The immediate pre-history of the English Particular Baptists

Peter Hallihan

By pre-history the author covers the period up to the early seventeenth century. The story however begins in Europe with the Continental Anabaptists. Like many religious groups this was a name that evolved out of a term of accusation or abuse being dissidents of "baptising-again" or "ana-baptists". In England in the late sixteenth century to trail moves to the English Separatists. The first clearly identifiable group was in Norwich led by Robert Browne and Robert Harrison in 1580. A group from one of these London separatist churches moved to Amsterdam in 1595. In 1596 this twin-church published 'A True Confession' which subsequently became the foundation of the first Particular Baptist Confession of 1644. A similar situation arose in Lincolnshire where a group left for Amsterdam in 1608. It was this group that under the leadership of Thomas Helwys in 1611 published their declaration of faith and returned to England to form the General Baptist movement. Further groups evolved, leading ultimately to the publication of the 1644 London Confession.

Also includes a reprint of a letter from Abraham Booth to Mr Pelling dated 13 January 1794, from the Baptist Magazine September 1820 and an article entitled 'Monday Morning' from the Baptist Magazine April 1830.

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Baptists in fellowship (1630 - 1660)

Kenneth Dix

This is a detailed review of the relationships between Baptist churches through their Associations in England during and immediately after the period of the Civil War. This is significant because it demonstrates that a diversity of activity and practise was evident from the records that exist, primarily the Association Records of the Particular Baptists in England and Wales in 1660. The booklet commences with a review of the Early Baptist Confessions. After the end of the Civil War the new political situation and consequent religious freedom led to a flourishing of Baptist churches. Examples are drawn from the Associations' records of the pattern and content of their meetings, which are categorised into doctrinal questions, church practice and personal practice. The booklet concludes with a discussion of the practical aspects of fellowship between the churches and the platform that these Associations became to facilitate this. Order this booklet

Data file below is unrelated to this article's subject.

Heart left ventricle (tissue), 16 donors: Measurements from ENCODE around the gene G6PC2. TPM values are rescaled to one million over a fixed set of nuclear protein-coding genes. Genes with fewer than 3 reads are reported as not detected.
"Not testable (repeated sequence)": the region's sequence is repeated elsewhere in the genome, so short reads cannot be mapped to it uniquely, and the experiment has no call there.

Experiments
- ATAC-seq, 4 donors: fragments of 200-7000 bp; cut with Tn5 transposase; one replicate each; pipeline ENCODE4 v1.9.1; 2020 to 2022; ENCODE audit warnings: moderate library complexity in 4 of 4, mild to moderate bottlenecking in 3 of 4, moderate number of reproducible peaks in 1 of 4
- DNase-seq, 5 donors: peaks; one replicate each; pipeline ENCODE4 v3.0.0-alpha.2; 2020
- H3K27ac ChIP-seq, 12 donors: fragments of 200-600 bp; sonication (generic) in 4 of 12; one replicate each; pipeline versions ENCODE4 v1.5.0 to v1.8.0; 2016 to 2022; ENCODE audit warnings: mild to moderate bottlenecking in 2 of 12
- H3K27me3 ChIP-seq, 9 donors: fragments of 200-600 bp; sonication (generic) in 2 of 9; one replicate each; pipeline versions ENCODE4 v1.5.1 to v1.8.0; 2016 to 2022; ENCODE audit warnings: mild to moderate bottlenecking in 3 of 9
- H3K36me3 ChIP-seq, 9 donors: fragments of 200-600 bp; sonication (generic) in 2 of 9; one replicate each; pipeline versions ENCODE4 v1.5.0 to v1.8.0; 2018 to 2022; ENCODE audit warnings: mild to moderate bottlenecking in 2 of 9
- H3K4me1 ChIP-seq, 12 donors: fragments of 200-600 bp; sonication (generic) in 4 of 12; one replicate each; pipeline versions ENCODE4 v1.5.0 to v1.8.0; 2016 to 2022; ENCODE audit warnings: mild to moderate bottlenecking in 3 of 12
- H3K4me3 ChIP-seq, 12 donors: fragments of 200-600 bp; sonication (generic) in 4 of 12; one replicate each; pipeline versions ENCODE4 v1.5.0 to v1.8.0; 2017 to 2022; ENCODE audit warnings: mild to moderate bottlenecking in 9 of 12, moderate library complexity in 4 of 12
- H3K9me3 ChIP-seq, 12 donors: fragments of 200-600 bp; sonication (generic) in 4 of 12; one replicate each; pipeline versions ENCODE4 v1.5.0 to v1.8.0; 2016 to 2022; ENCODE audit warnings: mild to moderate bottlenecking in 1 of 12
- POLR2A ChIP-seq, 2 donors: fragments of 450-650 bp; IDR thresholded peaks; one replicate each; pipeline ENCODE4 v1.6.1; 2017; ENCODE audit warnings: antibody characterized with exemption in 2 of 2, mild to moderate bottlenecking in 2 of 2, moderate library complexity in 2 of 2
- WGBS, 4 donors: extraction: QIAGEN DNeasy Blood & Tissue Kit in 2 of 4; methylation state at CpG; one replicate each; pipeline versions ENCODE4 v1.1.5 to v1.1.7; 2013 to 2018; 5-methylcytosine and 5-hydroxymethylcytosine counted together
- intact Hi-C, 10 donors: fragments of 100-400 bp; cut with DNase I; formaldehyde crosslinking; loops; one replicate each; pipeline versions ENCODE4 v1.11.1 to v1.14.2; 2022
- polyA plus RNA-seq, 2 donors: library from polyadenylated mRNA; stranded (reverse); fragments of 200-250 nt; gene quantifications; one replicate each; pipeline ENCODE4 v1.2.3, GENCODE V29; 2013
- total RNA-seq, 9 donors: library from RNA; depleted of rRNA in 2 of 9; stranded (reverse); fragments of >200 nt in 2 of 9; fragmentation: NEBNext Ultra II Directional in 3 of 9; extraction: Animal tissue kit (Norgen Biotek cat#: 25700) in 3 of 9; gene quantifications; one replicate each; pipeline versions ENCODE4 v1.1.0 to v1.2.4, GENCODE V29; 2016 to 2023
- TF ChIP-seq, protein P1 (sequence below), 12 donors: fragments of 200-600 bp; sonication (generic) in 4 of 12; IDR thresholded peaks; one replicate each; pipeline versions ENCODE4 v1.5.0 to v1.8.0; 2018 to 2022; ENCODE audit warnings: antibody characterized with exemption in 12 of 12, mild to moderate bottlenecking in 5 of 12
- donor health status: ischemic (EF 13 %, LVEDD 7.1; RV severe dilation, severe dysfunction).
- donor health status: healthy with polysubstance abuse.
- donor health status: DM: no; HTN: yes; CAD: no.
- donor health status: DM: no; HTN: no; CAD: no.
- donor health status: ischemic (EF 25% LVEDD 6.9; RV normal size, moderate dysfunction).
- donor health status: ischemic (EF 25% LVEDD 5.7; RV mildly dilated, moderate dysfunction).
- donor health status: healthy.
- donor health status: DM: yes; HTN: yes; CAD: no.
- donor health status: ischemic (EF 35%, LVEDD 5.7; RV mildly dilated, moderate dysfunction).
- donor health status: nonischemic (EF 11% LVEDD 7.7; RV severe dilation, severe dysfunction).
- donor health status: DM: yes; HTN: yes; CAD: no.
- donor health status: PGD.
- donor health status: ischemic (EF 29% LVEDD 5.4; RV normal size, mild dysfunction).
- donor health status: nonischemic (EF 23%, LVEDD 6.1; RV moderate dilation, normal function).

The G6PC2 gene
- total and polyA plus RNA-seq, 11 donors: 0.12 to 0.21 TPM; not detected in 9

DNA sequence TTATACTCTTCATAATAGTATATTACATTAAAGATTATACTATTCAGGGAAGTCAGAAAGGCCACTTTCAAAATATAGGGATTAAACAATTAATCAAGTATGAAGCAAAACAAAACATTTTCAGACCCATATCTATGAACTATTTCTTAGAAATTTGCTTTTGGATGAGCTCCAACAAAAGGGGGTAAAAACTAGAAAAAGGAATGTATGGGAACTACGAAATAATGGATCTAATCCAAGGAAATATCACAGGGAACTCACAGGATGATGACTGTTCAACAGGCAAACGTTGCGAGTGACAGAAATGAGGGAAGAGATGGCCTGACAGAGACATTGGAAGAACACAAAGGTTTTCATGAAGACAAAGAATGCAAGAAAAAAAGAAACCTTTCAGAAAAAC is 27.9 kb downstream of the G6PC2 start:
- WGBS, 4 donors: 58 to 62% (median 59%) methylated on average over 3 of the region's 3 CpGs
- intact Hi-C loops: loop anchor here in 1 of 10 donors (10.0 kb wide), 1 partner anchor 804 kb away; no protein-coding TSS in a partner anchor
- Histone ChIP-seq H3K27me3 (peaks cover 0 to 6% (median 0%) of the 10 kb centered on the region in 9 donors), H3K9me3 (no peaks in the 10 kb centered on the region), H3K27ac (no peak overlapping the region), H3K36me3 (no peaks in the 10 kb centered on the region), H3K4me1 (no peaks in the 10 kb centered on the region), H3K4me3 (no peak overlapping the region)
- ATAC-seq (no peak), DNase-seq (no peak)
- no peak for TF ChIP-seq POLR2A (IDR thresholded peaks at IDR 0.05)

John Fawcett and the education of ministers

Stephanie Wright

Rather than a biography of John Fawcett, this booklet concentrates on his vision for the formal training of Baptist ministers in the north of England. In his early years Fawcett had met regularly with Henry Foster who intended joining the Anglican ministry and Dan Taylor the future leader of the General Baptist New Connexion. No doubt this breadth of theological training helped in his future career. From early in his ministerial career at Wainsgate he looked out for other potential young ministers for training. One significantly was John Sutcliff, future minister of Olney, Buckinghamshire, influential member of the Northamptonshire Baptist Association and the Baptist Missionary Society as well as running his own ministerial academy. The article traces the work of Fawcett's own academy. The story concludes (but opens a new chapter in ministerial education) thirty years after Fawcett's work began with the founding of the Northern Baptist Education Society. Order this booklet
The Diary of John Giles of Eythorn Extracts from the diary of the Rev John Giles (1758 - 1827) who from 1793 was minister of Eythorn Baptist Church, Kent. His diary covers the period January 1787 to April 1824. A full transcript is available in the Society's library and extends to 144 A4 pages. A short selection from 30th December 1788 to 25th January 1789 is reproduced; these include references to John Rippon. Order this booklet
Anabaptist suffering

Kenneth Dix

From 1525 this booklet records some of the history of Anabaptists in Europe, particularly in Austria, Germany and Holland. The commitment and subsequent torture endured by the Anabaptists is drawn from the works of Menno Simons, 'Martyrs Mirror' and also 'The Chronicles of the Hutterian Brethren' and the 'Hutterian Confession'. Order this booklet
The Huguenots

Colin L Mann